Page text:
Our time to be heard: Liberian Youth and the Nobel Peace Prize Laureate

Madam Ellen Johnson Sirleaf , who was recently jointly awarded the 2011 Nobel Peace Prize, has been re-elected as President of Liberia and has pledged to fight corruption during her second term. The challenge, says Annette Jaitner, Senior Programme Coordinator in Transparency International’s Africa and Middle East Department, is making sure that young people are included.


On 10 December, the Nobel Peace Prize 2011 was handed over in Oslo. It was awarded jointly to the President of Liberia, Madam Ellen Johnson Sirleaf, the Human Right Activists Ms. Leymah Gbowee from Liberia and Ms. Tawakkol Karman from Yemen “for their non-violent struggle for the safety of women and for women’s rights to full participation in peace-building work”.

Madam Ellen Johnson Sirleaf was recently re-elected president of Liberia.

I visited Liberia in November one week after Johnson Sirleaf’s re-election was confirmed and I could still feel the tension in Monrovia, where groups of young opposition supporters were parading in the streets.

The Center for Transparency and Accountability in Liberia (CENTAL) focuses on working with young men and women in the fight against corruption.

In the fight against corruption in Liberia, the young people share a common goal with their president who has demonstrated the will to promote “zero-tolerance to corruption” politics. Unfortunately however, many people feel excluded from the planning and monitoring of local development budgets and the decision making on the implementation of local development projects. The youth are particularly vulnerable to such exclusion.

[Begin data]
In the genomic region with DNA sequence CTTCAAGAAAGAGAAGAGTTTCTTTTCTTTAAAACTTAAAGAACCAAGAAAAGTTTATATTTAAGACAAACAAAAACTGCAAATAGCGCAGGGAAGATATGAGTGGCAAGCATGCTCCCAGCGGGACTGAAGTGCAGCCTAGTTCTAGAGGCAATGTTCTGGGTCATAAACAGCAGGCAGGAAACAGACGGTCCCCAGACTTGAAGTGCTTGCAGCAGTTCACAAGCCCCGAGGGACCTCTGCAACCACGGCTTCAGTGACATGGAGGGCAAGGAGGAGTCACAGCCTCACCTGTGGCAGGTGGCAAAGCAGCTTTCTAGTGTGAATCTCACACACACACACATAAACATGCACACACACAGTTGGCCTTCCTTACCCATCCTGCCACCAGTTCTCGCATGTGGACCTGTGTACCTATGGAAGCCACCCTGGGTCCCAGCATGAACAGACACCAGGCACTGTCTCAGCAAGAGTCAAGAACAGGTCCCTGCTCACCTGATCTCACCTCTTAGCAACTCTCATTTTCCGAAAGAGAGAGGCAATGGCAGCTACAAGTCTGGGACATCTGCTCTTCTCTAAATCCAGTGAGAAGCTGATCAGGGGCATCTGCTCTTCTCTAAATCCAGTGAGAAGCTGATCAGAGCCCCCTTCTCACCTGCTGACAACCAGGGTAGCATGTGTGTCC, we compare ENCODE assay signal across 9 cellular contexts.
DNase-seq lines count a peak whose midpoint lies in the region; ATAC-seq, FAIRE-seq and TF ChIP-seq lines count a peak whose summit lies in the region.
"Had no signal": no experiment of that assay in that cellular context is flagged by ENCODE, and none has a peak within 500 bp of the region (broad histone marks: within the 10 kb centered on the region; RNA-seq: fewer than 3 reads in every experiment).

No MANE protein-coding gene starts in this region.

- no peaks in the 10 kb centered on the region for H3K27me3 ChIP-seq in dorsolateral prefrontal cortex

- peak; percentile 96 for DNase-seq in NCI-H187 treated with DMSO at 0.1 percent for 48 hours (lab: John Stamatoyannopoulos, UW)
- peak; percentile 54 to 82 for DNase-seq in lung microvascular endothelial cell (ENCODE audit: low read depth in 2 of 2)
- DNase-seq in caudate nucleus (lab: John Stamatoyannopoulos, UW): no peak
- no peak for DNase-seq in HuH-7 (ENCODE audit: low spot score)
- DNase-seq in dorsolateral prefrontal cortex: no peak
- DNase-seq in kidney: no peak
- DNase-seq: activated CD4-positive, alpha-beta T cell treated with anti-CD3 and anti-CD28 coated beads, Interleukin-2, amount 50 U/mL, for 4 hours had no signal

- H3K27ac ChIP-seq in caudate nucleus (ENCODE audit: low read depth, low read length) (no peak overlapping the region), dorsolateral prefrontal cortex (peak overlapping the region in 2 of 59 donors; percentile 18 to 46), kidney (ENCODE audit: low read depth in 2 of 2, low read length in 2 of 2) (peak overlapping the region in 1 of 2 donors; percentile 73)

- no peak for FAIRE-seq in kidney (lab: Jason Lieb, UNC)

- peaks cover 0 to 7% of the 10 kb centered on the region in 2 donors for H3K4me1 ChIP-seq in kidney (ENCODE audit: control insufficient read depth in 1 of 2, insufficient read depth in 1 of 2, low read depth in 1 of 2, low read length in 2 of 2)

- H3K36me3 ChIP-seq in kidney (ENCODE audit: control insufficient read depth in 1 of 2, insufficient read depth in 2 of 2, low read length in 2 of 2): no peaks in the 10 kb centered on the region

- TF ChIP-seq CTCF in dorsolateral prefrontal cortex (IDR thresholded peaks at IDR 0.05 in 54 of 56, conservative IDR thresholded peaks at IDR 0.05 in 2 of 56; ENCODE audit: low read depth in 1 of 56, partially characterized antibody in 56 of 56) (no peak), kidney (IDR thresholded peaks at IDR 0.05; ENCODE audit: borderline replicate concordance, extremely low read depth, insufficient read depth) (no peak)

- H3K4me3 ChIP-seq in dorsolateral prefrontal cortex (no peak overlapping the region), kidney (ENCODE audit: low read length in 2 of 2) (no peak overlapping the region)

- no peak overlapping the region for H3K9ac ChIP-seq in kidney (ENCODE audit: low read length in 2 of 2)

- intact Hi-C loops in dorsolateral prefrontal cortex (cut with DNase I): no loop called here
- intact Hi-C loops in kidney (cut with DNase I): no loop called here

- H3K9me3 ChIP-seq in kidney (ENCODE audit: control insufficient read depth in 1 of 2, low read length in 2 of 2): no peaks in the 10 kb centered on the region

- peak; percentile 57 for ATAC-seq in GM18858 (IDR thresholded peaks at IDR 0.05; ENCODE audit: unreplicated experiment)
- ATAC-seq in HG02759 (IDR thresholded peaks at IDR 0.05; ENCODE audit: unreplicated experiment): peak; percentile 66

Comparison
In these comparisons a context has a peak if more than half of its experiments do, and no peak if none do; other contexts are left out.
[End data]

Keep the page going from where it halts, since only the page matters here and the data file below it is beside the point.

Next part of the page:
To combat this, CENTAL involves young people in a variety of public integrity projects.

By facilitating access to information, the ”Citizens Right To Know” project empowers people to demand accountability and transparency from their leaders. Working together with CENTAL’s local Integrity Clubs, comprised mainly of young people, CENTAL is helping to increase participatory governance.

CENTAL organised a budget literacy training workshop at the sub-national level for the Young Men Christian Association of Liberia (YMCA-Liberia). Advocacy work was quick to follow. The participants identified serious errors in the 2009-2010 budget performance report on their county, Bong, and took up these issues with local officials and parliamentarians. The officials listened to their concerns, and took them into consideration during subsequent budgeting and planning.

CENTAL’s “Poverty and Corruption in Liberia” project engages young people in poverty forums and participatory video to support them advocate for responsiveness to their needs and inclusion in local and national governance processes.

Participants work on a storyboard

a participatory video is streamed for the community

The project is described in a recent edition of Participatory Learning and Action (PLA 64), “Young citizens: Youth and Participatory Governance in Africa”.

Young people in Africa are a major force, and not only in terms of numbers. They represent their communities and know their issues and concerns. All too often, young people in Africa encounter corruption early through the education services.  Governments and civil society in Africa need to work with young people to provide space for them to speak up, to curtail their marginalisation through corruption, and to support their natural awareness that corruption is not correct and not a win-win situation. African leaders need to listen and respond to the youth because they are the voice of the present and the future. It is their time to be heard.

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